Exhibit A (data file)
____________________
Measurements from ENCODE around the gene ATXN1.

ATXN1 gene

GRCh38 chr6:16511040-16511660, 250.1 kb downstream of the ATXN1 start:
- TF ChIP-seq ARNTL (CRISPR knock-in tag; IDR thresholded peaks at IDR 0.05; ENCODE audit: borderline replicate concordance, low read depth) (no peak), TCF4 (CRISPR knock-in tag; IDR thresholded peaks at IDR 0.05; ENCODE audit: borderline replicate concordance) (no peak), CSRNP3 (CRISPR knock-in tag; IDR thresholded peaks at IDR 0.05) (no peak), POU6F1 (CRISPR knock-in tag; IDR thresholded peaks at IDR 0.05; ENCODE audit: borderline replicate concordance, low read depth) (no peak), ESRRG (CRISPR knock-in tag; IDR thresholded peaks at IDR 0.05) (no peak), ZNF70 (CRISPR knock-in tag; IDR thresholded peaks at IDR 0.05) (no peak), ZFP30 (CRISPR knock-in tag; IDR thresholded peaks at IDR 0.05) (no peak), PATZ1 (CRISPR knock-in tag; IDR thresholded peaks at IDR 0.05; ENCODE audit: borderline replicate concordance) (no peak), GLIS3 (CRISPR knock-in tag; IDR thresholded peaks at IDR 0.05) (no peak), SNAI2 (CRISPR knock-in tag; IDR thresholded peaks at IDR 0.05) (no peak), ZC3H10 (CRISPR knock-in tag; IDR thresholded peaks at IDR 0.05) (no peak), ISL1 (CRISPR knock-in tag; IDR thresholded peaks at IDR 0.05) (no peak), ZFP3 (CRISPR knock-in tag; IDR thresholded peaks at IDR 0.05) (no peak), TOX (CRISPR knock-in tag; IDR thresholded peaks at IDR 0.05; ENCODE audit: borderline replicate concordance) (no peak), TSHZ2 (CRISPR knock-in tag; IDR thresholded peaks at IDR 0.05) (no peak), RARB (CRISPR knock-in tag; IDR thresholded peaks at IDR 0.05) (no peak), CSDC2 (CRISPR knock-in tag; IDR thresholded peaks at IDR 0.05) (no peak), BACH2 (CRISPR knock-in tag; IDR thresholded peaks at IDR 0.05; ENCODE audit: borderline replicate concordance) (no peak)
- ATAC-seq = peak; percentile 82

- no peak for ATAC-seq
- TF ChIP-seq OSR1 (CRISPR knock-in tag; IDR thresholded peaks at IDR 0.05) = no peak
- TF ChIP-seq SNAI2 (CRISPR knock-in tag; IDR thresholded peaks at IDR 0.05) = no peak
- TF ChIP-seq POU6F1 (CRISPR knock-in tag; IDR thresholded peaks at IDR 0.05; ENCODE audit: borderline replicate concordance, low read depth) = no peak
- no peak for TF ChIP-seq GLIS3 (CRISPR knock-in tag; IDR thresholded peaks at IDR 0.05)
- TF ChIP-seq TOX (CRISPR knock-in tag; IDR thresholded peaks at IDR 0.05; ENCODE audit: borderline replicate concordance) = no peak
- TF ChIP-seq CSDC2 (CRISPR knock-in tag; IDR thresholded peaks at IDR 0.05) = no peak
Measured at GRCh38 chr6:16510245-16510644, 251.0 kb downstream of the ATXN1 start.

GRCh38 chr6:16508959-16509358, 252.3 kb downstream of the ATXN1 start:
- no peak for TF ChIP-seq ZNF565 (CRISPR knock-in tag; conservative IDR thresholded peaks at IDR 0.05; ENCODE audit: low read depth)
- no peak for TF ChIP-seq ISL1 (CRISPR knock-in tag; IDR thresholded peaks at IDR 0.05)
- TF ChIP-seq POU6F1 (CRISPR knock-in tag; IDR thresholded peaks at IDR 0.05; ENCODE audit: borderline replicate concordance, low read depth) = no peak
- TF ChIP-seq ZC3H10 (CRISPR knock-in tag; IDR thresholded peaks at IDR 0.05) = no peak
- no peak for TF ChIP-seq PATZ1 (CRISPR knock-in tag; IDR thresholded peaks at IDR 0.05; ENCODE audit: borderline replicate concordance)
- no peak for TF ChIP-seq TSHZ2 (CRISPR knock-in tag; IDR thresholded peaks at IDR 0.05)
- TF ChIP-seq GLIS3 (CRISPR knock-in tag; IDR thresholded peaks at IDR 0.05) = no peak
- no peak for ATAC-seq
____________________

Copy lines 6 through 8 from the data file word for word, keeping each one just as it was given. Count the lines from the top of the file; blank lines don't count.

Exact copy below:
- no peak for ATAC-seq
- TF ChIP-seq OSR1 (CRISPR knock-in tag; IDR thresholded peaks at IDR 0.05) = no peak
- TF ChIP-seq SNAI2 (CRISPR knock-in tag; IDR thresholded peaks at IDR 0.05) = no peak